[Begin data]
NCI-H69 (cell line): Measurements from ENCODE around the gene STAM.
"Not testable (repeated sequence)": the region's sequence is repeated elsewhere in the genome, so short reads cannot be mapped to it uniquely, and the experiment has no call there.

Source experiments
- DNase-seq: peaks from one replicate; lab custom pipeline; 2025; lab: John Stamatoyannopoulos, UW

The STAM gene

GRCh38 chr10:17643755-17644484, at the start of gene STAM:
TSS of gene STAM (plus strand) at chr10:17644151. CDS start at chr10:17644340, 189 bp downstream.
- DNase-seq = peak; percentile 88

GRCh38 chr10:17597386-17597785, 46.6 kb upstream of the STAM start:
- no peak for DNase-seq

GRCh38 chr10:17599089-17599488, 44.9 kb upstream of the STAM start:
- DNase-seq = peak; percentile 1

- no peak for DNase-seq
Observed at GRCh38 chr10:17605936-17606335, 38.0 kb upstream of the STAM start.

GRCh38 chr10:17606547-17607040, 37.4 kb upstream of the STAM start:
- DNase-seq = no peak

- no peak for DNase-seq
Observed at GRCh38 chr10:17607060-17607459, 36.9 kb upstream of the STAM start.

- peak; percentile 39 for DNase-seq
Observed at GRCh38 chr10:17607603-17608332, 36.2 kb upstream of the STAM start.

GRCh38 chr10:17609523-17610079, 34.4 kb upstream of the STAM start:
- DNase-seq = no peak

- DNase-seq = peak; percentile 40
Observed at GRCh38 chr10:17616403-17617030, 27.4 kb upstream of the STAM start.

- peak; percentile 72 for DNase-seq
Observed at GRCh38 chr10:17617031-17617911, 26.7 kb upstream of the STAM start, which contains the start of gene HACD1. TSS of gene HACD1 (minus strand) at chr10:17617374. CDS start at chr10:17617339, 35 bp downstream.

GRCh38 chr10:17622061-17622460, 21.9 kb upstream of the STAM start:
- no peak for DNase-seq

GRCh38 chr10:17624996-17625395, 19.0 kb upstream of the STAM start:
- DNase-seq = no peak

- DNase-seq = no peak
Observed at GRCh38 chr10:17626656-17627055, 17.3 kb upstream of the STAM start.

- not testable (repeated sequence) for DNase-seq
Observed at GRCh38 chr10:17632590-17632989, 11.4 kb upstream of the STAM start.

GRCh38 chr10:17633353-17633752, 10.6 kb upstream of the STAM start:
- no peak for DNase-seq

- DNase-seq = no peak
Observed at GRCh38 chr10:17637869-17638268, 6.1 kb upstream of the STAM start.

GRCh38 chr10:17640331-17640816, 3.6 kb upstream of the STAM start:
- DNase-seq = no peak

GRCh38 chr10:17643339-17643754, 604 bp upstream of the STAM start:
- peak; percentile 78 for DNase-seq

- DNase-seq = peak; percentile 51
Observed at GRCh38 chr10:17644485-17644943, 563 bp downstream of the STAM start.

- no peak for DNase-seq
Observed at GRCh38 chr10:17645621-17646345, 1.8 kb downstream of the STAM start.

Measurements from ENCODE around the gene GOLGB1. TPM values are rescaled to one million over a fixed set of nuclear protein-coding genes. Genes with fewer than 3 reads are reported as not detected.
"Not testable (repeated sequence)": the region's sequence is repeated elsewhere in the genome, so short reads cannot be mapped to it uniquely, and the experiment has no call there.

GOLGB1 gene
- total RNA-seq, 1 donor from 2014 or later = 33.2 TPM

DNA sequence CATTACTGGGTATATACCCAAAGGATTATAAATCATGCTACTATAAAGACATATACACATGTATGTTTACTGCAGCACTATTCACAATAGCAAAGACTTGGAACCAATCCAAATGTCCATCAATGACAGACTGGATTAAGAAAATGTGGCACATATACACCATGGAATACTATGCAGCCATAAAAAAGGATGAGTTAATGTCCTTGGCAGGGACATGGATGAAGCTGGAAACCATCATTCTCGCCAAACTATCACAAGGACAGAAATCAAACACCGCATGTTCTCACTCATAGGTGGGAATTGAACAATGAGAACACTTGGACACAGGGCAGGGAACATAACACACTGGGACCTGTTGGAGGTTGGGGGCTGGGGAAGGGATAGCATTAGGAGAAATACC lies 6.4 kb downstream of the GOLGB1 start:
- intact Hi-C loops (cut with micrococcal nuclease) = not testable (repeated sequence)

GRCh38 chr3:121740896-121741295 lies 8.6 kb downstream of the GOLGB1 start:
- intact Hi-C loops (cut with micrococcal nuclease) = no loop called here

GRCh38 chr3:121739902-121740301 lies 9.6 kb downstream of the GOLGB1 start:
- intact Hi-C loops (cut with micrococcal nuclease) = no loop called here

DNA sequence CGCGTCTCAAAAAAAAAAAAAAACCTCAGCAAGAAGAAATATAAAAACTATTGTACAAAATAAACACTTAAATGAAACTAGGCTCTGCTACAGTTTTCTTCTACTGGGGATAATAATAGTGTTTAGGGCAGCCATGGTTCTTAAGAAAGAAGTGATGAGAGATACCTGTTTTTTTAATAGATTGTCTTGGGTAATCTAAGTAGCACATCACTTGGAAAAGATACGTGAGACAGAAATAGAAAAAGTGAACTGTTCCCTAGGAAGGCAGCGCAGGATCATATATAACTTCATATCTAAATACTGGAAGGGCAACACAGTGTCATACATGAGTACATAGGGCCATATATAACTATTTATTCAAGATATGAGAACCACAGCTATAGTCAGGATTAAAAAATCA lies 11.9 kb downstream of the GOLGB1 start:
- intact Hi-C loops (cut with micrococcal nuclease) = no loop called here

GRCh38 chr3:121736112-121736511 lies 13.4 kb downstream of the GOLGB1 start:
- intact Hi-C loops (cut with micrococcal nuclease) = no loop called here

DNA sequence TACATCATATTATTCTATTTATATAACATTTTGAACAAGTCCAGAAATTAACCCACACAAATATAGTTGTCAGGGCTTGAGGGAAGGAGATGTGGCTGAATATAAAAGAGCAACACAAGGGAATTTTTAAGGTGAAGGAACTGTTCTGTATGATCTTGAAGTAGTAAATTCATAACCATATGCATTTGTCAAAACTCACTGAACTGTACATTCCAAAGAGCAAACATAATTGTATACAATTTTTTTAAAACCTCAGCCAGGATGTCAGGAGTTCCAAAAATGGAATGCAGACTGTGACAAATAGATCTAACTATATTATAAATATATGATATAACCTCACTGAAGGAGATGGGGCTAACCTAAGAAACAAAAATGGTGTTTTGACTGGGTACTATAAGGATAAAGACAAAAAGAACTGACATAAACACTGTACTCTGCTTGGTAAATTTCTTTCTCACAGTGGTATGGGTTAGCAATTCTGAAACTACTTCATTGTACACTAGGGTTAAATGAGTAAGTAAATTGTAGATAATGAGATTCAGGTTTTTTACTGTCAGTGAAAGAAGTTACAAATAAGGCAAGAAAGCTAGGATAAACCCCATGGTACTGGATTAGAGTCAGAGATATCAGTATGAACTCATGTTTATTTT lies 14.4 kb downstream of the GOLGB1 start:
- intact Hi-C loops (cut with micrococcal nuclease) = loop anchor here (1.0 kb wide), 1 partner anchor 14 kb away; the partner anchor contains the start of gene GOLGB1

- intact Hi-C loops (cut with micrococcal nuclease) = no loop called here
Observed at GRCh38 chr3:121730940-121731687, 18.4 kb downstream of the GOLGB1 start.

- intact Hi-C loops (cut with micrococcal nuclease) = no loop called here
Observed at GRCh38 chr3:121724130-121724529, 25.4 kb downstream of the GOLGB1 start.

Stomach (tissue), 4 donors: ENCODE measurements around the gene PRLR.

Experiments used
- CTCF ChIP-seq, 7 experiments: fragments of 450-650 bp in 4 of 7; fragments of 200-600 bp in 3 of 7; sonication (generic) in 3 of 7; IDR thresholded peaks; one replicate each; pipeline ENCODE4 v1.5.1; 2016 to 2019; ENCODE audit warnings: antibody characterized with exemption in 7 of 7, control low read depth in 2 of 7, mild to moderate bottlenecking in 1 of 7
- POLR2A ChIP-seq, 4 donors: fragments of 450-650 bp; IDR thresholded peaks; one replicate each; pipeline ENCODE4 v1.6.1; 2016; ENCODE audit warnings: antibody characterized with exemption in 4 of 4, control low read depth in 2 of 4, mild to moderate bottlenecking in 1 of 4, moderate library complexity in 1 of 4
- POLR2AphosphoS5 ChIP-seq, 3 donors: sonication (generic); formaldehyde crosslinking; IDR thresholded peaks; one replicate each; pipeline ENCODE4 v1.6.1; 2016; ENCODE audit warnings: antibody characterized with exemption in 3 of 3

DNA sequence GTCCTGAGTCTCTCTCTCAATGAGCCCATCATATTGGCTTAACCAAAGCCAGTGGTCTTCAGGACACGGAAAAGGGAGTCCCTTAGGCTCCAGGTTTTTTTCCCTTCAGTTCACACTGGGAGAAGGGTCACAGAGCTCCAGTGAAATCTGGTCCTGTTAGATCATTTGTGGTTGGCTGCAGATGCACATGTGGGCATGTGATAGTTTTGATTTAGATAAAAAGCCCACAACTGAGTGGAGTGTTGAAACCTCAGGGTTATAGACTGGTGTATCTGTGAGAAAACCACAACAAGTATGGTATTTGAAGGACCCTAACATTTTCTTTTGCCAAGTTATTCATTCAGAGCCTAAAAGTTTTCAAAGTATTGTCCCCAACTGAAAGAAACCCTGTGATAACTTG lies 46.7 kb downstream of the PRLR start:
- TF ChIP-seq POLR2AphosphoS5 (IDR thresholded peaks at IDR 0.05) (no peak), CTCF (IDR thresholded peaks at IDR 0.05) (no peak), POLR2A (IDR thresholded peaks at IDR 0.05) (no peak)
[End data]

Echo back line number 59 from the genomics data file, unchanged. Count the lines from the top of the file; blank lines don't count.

GRCh38 chr3:121736112-121736511 lies 13.4 kb downstream of the GOLGB1 start: